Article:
Infectious mononucleosis, or mono, is usually accompanied by fatigue.

Mononucleosis is a viral infection caused by the Epstein-Barr virus, which affects certain blood cells.

Along with white spots on the back of the throat, symptoms may include:


sore throat


Infectious mononucleosis spreads easily from person to person.

Tonsil stones

The tonsils have several crevices. Bacteria and mucus can become stuck in them. When this material gets trapped, the debris may harden and calcify, which causes white spots.

Symptoms may include:

bad breath

ear pain

painful swallowing

Some people may not even notice they have tonsil stones, especially if the stones are small.

Rare causes of white spots

There are also other causes that are less common than those listed above. Additional causes include a pre-cancerous condition called leukoplakia, oral herpes, and oral cancer.


A medical exam will aid diagnosis and may include looking in the back of the throat and feeling the lymph glands in the neck.

In some cases, doctors may recommend blood tests and a throat culture. Blood tests indicate if certain antibodies are present, which helps identify specific infections.

A throat culture involves rubbing a cotton swab across the back of the throat to collect a sample from the tonsils.

The cells and secretions collected are analyzed to identify the presence of bacteria and determine the type of infection.


There are a variety of causes of white spots, so there is a range of treatments. For example, if spots are due to tonsil stones, treatment may include removal of the stones.

Spots due to strep throat require an antibiotic. White spots on the tonsils due to an oral yeast infection may need antifungal medication. If recurrent infections of the tonsils are an issue, surgery may be recommended to remove the tonsils.

A doctor will not usually prescribe antibiotics for white spots on the tonsils due to a viral infection, such as mononucleosis or viral tonsillitis.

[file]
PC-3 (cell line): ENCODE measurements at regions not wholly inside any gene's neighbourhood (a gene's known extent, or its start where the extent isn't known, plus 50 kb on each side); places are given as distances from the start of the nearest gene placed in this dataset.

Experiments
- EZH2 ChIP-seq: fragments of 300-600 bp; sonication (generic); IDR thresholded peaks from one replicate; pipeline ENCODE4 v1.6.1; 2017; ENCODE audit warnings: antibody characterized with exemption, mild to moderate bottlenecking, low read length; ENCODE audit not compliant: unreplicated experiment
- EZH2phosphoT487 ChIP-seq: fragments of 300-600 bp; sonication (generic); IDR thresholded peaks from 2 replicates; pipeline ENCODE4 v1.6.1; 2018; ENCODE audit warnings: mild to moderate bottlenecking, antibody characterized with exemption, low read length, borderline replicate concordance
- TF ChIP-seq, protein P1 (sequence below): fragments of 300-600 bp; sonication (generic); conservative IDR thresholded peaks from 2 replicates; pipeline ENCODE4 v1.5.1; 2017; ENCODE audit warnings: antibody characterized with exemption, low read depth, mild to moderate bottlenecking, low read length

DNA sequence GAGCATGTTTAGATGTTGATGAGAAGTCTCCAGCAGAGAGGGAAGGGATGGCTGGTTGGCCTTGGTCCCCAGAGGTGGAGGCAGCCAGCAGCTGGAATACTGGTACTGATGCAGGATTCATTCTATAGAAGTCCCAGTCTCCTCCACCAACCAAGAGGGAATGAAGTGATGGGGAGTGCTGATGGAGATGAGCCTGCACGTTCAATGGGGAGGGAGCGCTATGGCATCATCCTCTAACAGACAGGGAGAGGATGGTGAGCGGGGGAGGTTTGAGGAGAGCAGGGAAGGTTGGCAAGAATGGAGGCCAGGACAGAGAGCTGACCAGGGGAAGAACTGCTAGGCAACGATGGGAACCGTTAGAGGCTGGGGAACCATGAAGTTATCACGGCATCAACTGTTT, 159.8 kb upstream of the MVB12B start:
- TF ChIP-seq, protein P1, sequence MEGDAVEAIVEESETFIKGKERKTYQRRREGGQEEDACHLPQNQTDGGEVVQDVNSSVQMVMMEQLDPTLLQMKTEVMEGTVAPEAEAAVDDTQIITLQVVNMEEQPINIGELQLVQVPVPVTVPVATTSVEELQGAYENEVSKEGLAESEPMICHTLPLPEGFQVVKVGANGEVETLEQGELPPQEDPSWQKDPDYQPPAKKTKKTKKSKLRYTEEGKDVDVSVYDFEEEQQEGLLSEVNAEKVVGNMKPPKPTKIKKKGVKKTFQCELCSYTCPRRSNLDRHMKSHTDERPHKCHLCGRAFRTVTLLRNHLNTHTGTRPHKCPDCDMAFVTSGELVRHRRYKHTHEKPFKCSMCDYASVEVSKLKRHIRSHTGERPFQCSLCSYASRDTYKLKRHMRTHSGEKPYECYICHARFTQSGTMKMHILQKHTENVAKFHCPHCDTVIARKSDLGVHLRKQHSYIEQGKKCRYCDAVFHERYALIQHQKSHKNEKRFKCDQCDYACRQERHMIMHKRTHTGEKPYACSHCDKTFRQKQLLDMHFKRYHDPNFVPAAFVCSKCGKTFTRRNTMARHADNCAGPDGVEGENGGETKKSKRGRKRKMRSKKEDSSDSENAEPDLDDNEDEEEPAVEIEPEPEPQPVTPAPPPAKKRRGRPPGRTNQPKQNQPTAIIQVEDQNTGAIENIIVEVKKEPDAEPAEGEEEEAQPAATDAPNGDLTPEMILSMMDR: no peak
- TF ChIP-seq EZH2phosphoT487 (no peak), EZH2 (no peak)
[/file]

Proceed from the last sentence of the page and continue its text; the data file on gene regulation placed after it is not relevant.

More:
Resting and drinking warm liquids can speed up the recovery time.

Recommended treatment at home may include:

drinking warm liquids to decrease throat pain

taking over the counter pain relievers

getting plenty of rest, which allows the body to fight an infection

using a humidifier to reduce throat swelling and irritation

sucking on throat lozenges to ease discomfort

The time it takes for white spots to clear up may vary based on the cause and treatment used. Most of the causes of white spots on the tonsils are treatable or clear up on their own in a few weeks.

Preventing white spots on the tonsils

Hand-washing is one of the most important ways to reduce the spread of viral and bacterial infections that may lead to white spots.

Keeping the immune system strong by getting enough rest, eating a well-balanced diet and getting regular exercise can also decrease a person's chances of developing an infection.

Covering the nose and mouth when coughing, and limiting close contact with others until their symptoms have cleared up will also help prevent the infection spreading.

Written by MaryAnn de Pietro

Courtesy: Medical News Today
Note: Any medical information available in this news section is not intended as a substitute for informed medical advice and you should not take any action before consulting with a health care professional.